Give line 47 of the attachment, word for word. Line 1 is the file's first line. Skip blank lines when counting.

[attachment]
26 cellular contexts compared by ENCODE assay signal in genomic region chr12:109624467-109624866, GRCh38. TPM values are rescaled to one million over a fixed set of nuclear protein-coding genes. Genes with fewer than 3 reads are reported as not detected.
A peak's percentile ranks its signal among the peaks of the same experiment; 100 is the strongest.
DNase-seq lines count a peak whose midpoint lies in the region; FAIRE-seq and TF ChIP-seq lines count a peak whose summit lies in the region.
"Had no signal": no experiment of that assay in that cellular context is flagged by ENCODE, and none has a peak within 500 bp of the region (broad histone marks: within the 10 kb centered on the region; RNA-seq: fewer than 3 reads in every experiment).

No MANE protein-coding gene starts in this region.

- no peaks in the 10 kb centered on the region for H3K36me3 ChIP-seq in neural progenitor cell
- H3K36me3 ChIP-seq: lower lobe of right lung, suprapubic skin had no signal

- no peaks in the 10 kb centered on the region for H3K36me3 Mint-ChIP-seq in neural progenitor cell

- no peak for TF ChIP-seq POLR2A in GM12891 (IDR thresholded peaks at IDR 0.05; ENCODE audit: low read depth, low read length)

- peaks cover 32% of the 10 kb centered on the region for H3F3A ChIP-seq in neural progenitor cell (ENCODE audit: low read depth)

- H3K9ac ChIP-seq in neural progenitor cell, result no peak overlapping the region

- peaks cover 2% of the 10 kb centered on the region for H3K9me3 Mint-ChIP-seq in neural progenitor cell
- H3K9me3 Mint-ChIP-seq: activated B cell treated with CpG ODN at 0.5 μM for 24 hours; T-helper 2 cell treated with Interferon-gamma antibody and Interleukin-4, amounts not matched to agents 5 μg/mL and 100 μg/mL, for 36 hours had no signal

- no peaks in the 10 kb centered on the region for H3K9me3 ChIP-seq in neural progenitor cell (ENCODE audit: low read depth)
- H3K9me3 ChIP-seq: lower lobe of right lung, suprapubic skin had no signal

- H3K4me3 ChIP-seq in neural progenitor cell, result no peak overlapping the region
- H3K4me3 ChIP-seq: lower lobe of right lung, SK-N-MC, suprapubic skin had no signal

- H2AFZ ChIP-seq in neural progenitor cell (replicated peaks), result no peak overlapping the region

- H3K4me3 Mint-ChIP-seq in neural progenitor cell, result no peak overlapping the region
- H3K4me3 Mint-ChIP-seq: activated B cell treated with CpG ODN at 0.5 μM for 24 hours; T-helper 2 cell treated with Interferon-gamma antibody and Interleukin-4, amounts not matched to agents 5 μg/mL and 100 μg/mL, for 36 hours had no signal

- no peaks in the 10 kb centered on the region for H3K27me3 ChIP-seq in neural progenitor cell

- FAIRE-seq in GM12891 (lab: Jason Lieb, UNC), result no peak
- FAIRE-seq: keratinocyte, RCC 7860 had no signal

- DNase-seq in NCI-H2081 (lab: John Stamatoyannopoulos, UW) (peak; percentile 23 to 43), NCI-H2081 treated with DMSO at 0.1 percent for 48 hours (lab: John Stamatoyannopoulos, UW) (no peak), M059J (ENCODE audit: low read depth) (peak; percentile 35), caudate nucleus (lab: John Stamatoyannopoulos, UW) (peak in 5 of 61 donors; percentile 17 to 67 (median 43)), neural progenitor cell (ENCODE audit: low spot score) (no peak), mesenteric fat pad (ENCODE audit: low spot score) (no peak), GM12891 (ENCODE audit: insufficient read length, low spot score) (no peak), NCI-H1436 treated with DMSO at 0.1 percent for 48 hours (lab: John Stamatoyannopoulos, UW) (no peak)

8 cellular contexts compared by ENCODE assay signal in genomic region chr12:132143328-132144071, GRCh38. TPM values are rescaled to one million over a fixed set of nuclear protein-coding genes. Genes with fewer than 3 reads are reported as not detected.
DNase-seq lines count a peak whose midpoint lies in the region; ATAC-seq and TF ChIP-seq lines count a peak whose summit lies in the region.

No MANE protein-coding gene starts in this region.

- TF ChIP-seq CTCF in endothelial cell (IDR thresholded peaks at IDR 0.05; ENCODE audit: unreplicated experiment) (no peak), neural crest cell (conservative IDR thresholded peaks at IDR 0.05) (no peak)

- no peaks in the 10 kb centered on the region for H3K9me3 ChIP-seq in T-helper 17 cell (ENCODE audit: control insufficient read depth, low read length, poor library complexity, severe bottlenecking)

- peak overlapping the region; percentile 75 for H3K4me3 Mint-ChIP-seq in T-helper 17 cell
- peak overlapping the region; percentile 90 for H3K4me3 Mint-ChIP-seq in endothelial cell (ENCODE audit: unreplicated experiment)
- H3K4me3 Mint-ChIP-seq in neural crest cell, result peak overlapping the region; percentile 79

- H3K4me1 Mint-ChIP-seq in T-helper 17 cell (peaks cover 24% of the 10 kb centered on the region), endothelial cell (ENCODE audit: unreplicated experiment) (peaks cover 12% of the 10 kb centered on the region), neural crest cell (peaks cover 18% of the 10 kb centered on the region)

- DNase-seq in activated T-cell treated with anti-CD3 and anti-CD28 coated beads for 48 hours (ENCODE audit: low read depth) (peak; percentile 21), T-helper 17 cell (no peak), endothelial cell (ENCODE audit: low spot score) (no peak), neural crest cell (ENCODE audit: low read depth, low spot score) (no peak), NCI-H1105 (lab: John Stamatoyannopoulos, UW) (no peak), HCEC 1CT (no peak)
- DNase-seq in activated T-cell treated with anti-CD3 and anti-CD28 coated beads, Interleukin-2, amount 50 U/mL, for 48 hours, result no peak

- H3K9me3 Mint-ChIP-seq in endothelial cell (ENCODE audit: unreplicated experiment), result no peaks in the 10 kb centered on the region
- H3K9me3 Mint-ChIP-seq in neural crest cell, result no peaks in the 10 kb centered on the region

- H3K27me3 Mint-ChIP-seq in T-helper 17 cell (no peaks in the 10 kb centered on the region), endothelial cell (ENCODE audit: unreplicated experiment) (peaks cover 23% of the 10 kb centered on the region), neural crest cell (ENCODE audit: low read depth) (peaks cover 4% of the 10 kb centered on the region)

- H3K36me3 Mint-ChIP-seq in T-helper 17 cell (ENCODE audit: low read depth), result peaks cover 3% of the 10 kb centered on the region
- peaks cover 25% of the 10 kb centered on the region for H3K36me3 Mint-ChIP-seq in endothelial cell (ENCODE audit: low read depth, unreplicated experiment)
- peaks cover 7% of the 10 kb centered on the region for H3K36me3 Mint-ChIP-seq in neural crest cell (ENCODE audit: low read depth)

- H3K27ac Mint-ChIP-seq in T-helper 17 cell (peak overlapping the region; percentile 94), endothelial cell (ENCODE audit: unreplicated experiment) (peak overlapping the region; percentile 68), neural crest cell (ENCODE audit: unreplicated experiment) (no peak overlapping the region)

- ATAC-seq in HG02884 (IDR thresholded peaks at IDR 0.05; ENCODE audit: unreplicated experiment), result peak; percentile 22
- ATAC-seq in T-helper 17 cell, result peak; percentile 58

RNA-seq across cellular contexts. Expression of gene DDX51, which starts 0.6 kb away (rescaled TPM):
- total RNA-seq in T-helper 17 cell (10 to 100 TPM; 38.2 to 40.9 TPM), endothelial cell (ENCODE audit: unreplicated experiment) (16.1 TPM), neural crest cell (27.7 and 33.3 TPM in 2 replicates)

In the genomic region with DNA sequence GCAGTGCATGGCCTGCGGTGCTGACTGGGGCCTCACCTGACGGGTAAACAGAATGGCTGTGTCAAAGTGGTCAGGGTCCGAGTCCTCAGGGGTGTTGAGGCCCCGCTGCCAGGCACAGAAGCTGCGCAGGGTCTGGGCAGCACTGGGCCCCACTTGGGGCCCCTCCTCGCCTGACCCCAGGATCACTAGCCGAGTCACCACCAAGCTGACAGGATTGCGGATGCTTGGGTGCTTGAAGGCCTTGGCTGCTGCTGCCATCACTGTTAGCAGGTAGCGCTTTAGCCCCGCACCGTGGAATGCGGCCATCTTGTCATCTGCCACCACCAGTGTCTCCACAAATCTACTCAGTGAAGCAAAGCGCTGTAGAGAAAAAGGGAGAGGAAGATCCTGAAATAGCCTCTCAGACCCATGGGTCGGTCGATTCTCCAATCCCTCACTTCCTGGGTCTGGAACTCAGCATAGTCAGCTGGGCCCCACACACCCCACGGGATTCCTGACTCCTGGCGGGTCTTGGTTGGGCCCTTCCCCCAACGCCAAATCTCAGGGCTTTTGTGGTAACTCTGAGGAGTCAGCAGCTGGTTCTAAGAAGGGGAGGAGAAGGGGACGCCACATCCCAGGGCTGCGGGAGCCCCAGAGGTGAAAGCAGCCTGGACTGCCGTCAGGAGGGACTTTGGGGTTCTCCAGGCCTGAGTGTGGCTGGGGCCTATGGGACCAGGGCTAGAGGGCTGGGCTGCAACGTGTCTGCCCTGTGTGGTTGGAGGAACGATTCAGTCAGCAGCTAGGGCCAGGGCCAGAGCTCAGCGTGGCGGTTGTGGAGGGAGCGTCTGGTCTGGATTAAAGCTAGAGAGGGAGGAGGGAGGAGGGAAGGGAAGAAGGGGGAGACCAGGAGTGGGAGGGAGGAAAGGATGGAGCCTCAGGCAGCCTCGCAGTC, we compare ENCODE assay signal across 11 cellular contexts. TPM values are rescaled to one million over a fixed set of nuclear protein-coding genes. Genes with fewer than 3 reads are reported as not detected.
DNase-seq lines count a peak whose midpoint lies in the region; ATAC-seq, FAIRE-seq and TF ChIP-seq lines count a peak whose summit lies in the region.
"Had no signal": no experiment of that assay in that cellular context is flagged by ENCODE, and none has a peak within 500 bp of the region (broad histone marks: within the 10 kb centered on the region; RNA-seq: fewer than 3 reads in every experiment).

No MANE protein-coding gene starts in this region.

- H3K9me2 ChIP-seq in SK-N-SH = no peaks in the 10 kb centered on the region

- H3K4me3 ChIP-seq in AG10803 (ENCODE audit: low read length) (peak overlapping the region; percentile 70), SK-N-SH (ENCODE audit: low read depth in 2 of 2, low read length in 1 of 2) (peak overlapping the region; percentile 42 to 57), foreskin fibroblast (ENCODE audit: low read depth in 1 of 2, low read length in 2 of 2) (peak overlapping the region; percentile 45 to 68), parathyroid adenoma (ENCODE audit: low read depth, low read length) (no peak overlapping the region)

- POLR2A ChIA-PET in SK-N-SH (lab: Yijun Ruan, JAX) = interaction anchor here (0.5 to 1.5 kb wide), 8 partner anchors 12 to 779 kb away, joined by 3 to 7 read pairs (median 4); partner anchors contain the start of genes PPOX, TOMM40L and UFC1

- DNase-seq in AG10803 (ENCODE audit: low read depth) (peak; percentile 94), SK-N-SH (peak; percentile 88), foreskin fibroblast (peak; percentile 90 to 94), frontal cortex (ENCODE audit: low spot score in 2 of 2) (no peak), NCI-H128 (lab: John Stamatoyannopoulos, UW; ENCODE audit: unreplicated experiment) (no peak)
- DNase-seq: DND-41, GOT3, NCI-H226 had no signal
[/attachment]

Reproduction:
In the genomic region with DNA sequence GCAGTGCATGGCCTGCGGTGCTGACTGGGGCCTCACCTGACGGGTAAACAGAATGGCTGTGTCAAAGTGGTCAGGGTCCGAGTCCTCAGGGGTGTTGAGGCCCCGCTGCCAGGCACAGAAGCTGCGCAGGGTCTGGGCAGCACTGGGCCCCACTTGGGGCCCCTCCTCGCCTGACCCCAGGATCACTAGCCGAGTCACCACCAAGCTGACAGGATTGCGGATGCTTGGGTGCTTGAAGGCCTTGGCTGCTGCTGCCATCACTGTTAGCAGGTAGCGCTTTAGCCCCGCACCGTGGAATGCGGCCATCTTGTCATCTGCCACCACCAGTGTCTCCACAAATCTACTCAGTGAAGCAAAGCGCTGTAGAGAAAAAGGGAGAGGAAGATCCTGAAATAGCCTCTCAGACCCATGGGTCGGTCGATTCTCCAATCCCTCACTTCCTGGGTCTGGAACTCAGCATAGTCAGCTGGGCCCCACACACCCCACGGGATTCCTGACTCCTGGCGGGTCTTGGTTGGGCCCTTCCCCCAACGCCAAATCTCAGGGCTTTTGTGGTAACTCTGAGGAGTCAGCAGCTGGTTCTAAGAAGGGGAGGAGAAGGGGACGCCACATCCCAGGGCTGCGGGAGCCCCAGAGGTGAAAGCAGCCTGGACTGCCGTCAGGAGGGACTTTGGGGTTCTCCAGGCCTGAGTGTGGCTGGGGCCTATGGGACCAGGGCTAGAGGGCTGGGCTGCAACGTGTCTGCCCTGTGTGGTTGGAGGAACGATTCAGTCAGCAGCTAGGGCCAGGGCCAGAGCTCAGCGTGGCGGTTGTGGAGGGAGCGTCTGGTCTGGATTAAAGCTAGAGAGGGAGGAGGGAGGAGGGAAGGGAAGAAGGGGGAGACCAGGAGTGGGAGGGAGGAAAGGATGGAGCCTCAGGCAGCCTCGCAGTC, we compare ENCODE assay signal across 11 cellular contexts. TPM values are rescaled to one million over a fixed set of nuclear protein-coding genes. Genes with fewer than 3 reads are reported as not detected.